Why You Should Try Attic Insulation First

Worker Spraying Blown Fiberglass Insulation between Attic Trusses
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You are paying entirely too much on heating bills. You have read all of the advice and know that you should undertake whole-house wall insulation, but it seems like too much work. Guess what? It probably is. Wall insulation is valuable and necessary, but it is also a huge job when done after wallboard has been installed. There are two ways to do this, from the inside or the outside. On the inside, you can pull out walls in order to install roll insulation. On the outside, you can create holes in the siding to inject loose insulation.

Both methods are expensive and invasive. As an intermediate measure, install attic insulation throughout the house.  

Why Attic Insulation Works So Well

When whole-house insulation isn't in the cards, installing attic insulation can still work wonders because:

  • You can do it yourself. While not an easy or fun project, you can insulate your attic by yourself. The worst part is getting the fiberglass batts up into the attic. Once the batts are up there, it is a tedious task of laying the batts between ceiling joists. Wires, vents, and non-IC recessed lights complicate the task.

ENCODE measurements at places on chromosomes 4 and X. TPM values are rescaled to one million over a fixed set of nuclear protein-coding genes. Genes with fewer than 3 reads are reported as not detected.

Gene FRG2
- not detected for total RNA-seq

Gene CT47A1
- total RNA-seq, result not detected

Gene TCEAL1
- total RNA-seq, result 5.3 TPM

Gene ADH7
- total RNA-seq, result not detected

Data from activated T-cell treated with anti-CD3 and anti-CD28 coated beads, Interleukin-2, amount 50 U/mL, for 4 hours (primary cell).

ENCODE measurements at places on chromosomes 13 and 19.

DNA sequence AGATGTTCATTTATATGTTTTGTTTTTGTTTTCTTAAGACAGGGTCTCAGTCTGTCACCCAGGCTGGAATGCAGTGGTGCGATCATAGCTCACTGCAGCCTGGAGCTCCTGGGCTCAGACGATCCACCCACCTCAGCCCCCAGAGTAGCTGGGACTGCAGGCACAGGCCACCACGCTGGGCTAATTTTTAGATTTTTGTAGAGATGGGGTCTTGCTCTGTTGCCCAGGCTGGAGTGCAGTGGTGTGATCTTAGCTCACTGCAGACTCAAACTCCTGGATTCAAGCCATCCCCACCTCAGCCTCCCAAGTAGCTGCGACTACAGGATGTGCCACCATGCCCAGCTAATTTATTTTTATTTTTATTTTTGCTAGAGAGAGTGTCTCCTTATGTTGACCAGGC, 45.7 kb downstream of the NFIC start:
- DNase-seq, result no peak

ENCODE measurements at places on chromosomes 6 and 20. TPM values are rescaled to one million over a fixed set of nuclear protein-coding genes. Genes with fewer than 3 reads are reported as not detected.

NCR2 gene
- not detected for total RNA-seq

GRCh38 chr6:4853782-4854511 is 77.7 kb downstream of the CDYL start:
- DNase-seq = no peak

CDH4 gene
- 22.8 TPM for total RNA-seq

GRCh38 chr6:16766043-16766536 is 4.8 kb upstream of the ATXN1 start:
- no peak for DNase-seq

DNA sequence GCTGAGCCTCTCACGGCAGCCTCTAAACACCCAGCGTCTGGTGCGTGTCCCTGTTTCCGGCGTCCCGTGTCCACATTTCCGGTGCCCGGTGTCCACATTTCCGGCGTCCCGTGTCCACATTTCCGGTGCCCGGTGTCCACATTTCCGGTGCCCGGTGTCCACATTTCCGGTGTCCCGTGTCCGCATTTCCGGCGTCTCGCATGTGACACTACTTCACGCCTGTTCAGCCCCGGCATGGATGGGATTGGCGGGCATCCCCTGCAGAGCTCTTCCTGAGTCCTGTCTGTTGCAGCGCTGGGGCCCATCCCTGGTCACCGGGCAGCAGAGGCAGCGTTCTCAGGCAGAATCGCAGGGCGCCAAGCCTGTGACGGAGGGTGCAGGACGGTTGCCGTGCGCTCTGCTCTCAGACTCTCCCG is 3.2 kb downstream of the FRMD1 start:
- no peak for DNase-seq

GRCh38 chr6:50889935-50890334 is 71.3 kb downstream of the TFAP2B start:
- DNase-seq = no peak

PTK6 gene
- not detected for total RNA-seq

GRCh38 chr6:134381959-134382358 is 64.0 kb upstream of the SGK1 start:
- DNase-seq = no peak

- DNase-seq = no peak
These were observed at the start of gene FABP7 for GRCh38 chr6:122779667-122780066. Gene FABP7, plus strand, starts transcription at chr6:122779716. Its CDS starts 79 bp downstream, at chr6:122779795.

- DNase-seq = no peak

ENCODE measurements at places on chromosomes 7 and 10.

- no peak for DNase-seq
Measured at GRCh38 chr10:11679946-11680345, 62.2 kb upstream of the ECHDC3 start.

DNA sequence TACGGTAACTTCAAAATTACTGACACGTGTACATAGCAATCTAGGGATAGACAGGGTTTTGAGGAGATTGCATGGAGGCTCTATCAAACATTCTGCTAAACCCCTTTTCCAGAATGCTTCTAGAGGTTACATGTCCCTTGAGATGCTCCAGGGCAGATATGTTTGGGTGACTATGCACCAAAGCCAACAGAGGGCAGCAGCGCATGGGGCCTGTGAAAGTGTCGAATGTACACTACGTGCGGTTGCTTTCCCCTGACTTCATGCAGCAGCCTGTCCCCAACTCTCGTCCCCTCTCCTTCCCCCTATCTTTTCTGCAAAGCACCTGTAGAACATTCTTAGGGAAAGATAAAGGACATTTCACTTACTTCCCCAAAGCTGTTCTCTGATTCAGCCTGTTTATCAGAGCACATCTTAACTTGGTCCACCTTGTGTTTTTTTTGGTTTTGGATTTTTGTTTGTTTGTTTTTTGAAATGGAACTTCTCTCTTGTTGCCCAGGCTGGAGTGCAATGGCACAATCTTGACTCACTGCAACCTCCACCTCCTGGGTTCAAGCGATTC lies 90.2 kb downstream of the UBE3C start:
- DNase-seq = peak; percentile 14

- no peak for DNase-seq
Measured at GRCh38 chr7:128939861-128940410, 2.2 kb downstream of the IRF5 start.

• Heat rises. By putting a secure, heat-impermeable "lid" on your living spaces, you slow the migration of heat through your ceiling and attic.

Spray Foam Versus Batts

If you lack the patience to do a detailed attic insulation job, complete with spray foam around vent and wire entry points, caulking, and spot insulation, you need not worry. While a complete job is best, a strong second best is simply to get those batts up in the attic and lay them between joists.

EnergyStar, a program of the U.S. Department of Energy, says that homeowners should not "worry about finding and sealing all the little holes in your attic; your biggest savings will come from plugging the large ones." EnergyStar advises that the correct type of installation for most attics is R 38 or enough fiberglass insulation to cover about 10 to 14 inches deep.

Vapor Barrier Up or Down?

Experts say that if you are putting in a second layer of insulation, you should have no vapor barrier between the two layers. So, for this top layer, you would be purchasing unfaced insulation batts (not rolls) of an R-value of at least 30.

If the batts are your only layer (meaning the attic joists are currently uninsulated), you should install them with the vapor barrier down--facing your living area below. In this case, use R-38 insulation, as recommended above by EnergyStar.

What If You Find Asbestos in Your Attic?

You have made the bold decision to insulate your attic. Then you go up there and find what appears to be asbestos

  • If the fill is soft and gray, it is probably paper-derived insulation called cellulose. 
  • If it is pink or white and fluffy, it likely is loose-fill fiberglass insulation.
  • But if this fill is hard, lightweight pellets with a "mica-like" shine, it's probably an older form of insulation called Zonolite. Zonolite may contain asbestos. Zonolite presents a health danger only because it was contaminated with tremolite, an asbestos-like mineral.

If you suspect that you have asbestos-containing insulation in your attic, you can send a sample to a local testing lab for analysis. Search online for "environmental testing" or "asbestos testing lab."